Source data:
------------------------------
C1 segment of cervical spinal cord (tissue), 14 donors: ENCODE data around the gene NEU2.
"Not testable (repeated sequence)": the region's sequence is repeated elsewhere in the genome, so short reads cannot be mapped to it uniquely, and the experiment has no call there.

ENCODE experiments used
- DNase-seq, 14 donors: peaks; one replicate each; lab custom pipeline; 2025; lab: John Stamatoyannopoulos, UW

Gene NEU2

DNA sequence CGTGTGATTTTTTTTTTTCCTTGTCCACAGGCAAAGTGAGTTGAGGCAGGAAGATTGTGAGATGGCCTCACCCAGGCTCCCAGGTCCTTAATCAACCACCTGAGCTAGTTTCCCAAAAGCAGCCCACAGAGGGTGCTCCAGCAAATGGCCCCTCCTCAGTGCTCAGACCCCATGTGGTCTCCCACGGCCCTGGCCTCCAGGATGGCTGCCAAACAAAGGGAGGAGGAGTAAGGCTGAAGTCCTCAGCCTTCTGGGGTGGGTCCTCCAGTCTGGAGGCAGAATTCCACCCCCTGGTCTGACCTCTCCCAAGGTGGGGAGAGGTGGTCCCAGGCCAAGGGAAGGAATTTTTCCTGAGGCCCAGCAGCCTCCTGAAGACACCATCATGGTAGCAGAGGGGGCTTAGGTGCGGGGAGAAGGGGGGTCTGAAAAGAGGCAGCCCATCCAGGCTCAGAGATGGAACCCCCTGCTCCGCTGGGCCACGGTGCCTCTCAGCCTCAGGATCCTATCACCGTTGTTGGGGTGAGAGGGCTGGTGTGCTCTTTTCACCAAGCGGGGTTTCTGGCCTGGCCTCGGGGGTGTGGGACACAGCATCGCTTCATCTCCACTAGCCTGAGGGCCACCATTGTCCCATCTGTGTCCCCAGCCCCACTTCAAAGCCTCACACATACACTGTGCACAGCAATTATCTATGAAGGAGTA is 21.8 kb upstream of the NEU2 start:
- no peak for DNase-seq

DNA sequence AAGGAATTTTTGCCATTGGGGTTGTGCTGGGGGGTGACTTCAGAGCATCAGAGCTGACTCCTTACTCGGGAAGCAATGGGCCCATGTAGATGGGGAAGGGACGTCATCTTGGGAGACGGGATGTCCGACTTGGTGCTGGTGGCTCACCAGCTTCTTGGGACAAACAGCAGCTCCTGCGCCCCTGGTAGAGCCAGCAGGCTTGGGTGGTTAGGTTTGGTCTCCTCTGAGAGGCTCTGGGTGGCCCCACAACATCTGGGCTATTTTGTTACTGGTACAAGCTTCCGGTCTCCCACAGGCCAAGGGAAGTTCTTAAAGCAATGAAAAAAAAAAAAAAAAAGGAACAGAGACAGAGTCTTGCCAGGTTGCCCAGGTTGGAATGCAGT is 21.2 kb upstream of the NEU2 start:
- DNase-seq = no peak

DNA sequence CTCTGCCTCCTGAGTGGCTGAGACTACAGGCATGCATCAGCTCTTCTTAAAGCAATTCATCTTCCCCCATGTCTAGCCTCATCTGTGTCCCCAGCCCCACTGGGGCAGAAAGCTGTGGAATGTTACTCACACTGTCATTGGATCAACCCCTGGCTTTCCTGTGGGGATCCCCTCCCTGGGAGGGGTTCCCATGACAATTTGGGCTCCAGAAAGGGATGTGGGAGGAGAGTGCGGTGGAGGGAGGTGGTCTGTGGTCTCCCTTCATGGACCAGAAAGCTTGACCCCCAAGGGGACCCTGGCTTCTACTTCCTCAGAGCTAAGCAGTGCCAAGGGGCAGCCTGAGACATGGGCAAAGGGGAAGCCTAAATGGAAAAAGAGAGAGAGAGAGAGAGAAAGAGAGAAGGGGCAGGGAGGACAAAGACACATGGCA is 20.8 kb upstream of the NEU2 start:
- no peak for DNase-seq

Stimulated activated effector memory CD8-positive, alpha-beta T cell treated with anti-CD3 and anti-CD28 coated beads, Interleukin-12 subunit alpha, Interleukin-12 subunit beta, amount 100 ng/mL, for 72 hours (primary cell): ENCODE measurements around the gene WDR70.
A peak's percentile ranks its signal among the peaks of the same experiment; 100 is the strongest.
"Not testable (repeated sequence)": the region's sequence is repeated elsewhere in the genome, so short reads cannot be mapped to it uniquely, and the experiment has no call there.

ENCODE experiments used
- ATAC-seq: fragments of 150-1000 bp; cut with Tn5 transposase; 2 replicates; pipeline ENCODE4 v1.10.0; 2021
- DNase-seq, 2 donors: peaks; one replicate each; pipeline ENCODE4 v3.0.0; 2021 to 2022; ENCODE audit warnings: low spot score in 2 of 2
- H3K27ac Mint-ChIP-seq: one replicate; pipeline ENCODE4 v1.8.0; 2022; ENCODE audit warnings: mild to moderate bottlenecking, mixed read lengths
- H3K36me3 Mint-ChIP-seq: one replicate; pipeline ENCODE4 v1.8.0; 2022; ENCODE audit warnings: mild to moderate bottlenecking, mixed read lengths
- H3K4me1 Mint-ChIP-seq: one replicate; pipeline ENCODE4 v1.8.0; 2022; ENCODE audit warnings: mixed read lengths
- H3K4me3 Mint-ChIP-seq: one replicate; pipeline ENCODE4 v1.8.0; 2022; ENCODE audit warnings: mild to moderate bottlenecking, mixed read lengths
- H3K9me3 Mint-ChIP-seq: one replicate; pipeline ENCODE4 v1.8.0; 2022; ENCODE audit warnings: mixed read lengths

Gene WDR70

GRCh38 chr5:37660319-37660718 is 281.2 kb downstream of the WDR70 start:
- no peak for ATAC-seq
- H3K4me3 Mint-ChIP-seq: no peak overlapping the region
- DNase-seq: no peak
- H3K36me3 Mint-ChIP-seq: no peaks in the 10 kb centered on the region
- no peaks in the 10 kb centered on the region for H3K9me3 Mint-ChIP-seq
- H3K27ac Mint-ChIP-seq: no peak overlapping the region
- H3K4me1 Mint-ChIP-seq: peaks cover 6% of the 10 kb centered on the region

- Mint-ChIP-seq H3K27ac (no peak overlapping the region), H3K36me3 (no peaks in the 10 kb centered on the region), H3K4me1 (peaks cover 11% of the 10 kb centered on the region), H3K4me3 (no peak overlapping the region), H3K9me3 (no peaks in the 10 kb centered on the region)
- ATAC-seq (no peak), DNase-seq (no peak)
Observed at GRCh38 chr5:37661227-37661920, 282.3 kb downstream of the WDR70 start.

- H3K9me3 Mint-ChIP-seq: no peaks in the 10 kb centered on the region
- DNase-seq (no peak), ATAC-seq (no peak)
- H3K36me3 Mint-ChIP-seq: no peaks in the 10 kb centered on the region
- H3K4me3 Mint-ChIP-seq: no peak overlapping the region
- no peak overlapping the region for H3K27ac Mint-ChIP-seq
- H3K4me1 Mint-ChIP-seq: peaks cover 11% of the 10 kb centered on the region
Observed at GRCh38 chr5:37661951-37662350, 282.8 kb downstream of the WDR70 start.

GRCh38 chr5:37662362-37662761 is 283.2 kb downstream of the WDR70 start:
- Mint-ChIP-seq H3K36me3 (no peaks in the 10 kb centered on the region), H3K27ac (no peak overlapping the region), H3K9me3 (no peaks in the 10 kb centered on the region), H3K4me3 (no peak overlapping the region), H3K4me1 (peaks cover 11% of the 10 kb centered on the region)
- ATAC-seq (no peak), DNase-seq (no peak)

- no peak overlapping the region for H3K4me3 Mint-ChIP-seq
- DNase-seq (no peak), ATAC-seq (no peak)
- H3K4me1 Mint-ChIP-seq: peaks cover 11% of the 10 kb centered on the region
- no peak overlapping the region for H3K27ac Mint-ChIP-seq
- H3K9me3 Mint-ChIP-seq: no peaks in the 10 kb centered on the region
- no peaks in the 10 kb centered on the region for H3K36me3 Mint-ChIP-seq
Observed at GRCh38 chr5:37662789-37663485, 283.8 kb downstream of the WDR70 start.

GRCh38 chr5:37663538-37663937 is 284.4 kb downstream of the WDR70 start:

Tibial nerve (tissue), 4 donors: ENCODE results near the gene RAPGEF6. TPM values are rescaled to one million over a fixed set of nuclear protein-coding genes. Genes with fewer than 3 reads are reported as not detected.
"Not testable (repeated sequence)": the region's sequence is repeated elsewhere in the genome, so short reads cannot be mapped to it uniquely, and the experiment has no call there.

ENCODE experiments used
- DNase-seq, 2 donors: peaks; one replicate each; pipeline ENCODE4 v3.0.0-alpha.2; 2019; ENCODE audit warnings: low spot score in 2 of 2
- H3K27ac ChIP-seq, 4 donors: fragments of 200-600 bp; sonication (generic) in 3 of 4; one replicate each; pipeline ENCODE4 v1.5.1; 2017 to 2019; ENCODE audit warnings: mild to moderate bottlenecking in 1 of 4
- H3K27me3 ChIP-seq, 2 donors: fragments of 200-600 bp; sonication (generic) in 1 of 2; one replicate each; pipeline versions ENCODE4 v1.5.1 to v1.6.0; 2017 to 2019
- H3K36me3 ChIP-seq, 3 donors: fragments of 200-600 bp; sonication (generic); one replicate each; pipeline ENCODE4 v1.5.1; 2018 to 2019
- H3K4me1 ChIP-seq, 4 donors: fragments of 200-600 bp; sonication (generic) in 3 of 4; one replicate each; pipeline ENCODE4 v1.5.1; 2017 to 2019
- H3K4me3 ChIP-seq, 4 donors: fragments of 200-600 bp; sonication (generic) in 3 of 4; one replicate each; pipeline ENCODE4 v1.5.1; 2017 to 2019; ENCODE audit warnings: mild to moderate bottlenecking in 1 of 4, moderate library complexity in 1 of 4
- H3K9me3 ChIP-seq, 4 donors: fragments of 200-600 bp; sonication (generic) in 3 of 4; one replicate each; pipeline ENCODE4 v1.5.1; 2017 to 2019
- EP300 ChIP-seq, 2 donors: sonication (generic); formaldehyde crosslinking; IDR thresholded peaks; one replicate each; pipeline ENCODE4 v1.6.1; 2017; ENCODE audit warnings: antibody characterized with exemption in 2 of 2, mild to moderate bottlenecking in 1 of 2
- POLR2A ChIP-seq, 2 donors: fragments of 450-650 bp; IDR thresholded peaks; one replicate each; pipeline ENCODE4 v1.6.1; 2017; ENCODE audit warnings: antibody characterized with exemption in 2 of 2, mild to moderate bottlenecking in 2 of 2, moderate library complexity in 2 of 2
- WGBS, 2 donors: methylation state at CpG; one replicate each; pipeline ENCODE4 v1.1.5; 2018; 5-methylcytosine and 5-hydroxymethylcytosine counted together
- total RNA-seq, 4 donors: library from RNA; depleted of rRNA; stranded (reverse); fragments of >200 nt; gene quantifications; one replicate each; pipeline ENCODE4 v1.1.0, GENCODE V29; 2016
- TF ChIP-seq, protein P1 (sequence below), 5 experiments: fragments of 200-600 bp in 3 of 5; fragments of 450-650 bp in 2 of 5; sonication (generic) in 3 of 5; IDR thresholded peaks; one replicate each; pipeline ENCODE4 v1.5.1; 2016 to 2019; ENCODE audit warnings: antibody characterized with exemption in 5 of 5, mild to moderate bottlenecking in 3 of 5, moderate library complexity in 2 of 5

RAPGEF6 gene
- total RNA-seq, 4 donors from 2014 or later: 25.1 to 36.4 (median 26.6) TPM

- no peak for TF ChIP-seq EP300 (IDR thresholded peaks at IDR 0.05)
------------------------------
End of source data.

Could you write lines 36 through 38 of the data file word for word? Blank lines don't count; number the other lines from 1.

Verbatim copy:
- DNase-seq (no peak), ATAC-seq (no peak)
- H3K36me3 Mint-ChIP-seq: no peaks in the 10 kb centered on the region
- H3K4me3 Mint-ChIP-seq: no peak overlapping the region